Paris, Texas is a 1984 road movie directed by Wim Wenders and starring Harry Dean Stanton, Dean Stockwell, Nastassja Kinski, and Hunter Carson. The screenplay was written by L. M. Kit Carson and playwright Sam Shepard, while the distinctive musical score was composed by Ry Cooder. The film was a co-production between companies in France and West Germany, and was shot in the United States by Robby Müller.

The story’s about a man who turns up somewhere in the desert out of nowhere and returns to civilization. Prior to filming, the crew drove the length of the entire U.S.–Mexican border—more than 1,500 miles.

The movie lacks any of the gimmicks used to pump up emotion and add story interest, because it doesn’t need them: It is fascinated by the sadness of its own truth. The screenplay was written by Sam Shepard, that playwright of alienation and rage, and it reflects themes that repeat all through Wenders’ career. He is attracted to the road movie, to American myth, to those who stand outside and witness suffering.

Roger Ebert

A lot of my films start off with road maps instead of scripts. Sometimes it feels like flying blind without instruments. You fly all night, and in the morning you arrive somewhere. That is: you have to try to make a landing somewhere so the film can end. For me, this film has come off better than, or differently from, my previous films. Once more, we flew all night without instruments, but this time we landed exactly where we meant to. From the outset, Paris, Texas had a much straighter trajectory and a much more precise destination. And from the beginning, too, it had more of a story than my earlier films, and I wanted to tell that story till I dropped. —Wim Wenders, May 1984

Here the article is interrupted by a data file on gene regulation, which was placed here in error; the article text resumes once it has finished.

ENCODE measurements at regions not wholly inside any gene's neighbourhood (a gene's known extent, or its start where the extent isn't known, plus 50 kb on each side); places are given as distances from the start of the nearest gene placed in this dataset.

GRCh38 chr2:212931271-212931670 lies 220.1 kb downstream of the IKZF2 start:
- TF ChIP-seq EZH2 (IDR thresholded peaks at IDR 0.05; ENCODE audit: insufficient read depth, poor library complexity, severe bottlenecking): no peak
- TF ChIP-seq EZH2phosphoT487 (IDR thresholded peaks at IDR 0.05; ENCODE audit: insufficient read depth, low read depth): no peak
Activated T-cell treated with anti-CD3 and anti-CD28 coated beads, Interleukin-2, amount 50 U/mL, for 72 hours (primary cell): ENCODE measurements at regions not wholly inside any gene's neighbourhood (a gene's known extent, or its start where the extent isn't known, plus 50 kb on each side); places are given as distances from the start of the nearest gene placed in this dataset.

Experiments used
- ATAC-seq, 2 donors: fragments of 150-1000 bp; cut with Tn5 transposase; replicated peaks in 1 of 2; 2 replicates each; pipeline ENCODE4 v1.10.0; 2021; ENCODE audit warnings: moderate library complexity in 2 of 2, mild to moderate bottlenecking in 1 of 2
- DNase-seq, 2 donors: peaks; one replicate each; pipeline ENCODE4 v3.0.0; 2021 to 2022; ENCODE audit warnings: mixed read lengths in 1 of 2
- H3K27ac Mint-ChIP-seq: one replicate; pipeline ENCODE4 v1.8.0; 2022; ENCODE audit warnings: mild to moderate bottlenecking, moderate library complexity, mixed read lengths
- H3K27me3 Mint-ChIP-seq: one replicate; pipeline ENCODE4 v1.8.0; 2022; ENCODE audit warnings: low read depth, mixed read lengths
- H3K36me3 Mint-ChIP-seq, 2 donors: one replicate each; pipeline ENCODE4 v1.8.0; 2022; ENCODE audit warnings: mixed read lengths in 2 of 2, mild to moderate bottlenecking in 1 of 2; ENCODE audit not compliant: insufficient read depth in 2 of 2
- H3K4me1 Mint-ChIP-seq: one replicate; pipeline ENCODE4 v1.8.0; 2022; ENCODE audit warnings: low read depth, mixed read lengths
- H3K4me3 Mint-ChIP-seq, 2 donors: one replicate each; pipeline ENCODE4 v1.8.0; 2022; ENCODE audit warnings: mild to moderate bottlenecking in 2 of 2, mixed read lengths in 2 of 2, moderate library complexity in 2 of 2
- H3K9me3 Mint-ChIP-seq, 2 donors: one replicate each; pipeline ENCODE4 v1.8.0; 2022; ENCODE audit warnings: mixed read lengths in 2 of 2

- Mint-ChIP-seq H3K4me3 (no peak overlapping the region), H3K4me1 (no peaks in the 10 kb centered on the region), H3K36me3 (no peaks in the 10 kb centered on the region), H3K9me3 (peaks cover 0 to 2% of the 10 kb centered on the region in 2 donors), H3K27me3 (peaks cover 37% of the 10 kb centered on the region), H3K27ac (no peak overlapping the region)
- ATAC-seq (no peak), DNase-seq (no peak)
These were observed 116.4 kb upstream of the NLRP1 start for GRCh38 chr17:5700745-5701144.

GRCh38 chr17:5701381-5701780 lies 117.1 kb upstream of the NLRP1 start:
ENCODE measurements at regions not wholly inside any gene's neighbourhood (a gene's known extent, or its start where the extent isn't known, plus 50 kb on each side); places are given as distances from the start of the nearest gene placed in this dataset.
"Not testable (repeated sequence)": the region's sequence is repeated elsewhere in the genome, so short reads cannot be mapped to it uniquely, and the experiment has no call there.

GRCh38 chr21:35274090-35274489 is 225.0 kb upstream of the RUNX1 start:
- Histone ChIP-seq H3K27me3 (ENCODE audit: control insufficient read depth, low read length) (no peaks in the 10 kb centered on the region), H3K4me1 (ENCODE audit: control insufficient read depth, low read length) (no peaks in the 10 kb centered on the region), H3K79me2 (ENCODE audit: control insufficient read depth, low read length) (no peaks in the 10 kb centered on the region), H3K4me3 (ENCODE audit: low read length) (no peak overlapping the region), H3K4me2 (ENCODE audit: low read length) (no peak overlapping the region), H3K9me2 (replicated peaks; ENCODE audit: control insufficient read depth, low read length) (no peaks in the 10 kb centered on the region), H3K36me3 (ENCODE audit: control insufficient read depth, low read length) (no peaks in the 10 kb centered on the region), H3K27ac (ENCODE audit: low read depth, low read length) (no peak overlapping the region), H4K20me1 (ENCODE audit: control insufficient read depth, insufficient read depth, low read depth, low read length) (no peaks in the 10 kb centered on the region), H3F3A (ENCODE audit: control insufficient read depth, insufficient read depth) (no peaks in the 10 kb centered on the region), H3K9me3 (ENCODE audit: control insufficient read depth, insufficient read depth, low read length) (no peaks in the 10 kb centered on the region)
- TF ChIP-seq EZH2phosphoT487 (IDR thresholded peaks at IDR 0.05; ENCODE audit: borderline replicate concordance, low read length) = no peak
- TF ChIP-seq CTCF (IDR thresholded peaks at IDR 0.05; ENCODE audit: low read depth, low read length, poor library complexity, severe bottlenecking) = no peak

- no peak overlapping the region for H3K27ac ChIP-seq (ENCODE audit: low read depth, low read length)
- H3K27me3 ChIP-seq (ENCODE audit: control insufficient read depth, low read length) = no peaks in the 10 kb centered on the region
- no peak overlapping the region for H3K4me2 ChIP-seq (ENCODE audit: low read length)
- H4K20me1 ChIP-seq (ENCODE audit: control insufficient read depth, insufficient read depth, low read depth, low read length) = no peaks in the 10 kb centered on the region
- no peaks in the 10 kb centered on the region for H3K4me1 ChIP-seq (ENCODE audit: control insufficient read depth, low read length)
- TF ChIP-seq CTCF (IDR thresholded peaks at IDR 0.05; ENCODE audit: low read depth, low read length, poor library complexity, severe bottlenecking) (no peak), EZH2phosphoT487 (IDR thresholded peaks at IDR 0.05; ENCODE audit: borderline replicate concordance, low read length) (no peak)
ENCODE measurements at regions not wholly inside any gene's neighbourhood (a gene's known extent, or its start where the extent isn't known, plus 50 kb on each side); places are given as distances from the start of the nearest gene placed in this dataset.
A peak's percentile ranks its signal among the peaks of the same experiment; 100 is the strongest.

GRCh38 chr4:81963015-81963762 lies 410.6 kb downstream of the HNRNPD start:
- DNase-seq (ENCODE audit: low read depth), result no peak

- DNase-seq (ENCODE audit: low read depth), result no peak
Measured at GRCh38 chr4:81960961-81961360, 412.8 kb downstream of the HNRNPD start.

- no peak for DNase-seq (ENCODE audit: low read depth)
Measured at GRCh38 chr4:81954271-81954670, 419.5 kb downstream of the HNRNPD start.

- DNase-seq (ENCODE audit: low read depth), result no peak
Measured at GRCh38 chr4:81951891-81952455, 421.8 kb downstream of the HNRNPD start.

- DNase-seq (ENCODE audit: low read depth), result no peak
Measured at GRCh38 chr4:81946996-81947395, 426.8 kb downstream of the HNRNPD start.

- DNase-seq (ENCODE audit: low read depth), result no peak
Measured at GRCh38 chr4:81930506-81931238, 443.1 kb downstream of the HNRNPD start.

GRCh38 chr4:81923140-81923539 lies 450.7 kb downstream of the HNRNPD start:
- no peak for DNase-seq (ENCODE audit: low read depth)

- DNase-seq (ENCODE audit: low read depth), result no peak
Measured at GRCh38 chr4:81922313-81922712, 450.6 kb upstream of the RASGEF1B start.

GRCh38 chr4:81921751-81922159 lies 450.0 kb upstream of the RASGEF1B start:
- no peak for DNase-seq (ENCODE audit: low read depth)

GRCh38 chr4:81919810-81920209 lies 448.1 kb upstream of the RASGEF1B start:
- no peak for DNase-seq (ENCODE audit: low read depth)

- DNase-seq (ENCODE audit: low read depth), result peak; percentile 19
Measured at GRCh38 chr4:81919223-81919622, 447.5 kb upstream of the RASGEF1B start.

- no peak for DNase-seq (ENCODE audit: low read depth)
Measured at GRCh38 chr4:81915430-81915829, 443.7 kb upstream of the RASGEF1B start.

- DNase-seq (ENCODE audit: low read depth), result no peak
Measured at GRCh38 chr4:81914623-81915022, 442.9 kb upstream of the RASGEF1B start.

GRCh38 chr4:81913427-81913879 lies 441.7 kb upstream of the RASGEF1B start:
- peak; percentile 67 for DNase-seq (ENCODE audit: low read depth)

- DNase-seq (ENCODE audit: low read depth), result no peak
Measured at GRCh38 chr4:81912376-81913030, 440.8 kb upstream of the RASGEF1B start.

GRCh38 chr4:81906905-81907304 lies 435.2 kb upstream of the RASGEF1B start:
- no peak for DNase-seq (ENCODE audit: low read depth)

Any passing mention of Paris, Texas conjures a gallery of vivid, isolated images – and sounds, thanks to Ry Cooder’s much-appropriated, much-imitated slide-guitar score – that prompt a prickly feeling in the tear ducts. So many mood pieces sustain their mood only as far as the closing credits; the blissful melancholy of Paris, Texas endures with recall and association, however distant from one’s last viewing. Cannes has rewarded many a great film, but none that is quite so permanently, ever-retrievably embedded in my sense memory.

Guy Lodge (The Gaurdian)

Awards & Legacy:

At Cannes, the film won three prizes: the Palme d’Or, the FIPRESCI Prize, and the Prize of the Ecumenical Jury. The decision from the main jury on the Palme d’Or was unanimous, with one of the members being French cinematographer Henri Alekan.

AwardDate of ceremonyCategoryRecipient(s)Result
Bodil Awards1985Best European FilmWim WendersWon
British Academy Film Awards5 March 1985Best FilmChris Sievernich and Anatole DaumanNominated
Best DirectionWim WendersWon
Best Adapted ScreenplaySam ShepardNominated
Best ScoreRy CooderNominated
Cannes Film Festival11–23 May 1984Palme d’OrWim WendersWon
Prize of the Ecumenical JuryWon
César Awards3 February 1985Best Foreign FilmNominated
German Film Awards1985Best Feature Film SilverWon
Golden Globes27 January 1985Best Foreign FilmNominated
London Film Critics’ Circle1985Best FilmWon
National Board of Review17 December 1984Top Ten FilmsWon
Young Artist Awards15 December 1985Best Leading Young Actor in a Feature FilmHunter CarsonNominated

The Irish rock group U2 cited Paris, Texas as an inspiration for their album The Joshua Tree. The Scottish bands Travis and Texas both took their names from this film. Musicians Kurt Cobain and Elliott Smith said this was their favorite film of all time.

The film has also influenced later directors, with David Robert Mitchell, who made It Follows (2014), saying the aesthetics in its framing and composition were instructive. Wes Anderson was also inspired by Wenders’ home movie scene with the photographs of the dead wife in The Royal Tenenbaums (2001).

Paris, Texas (Screenplay):


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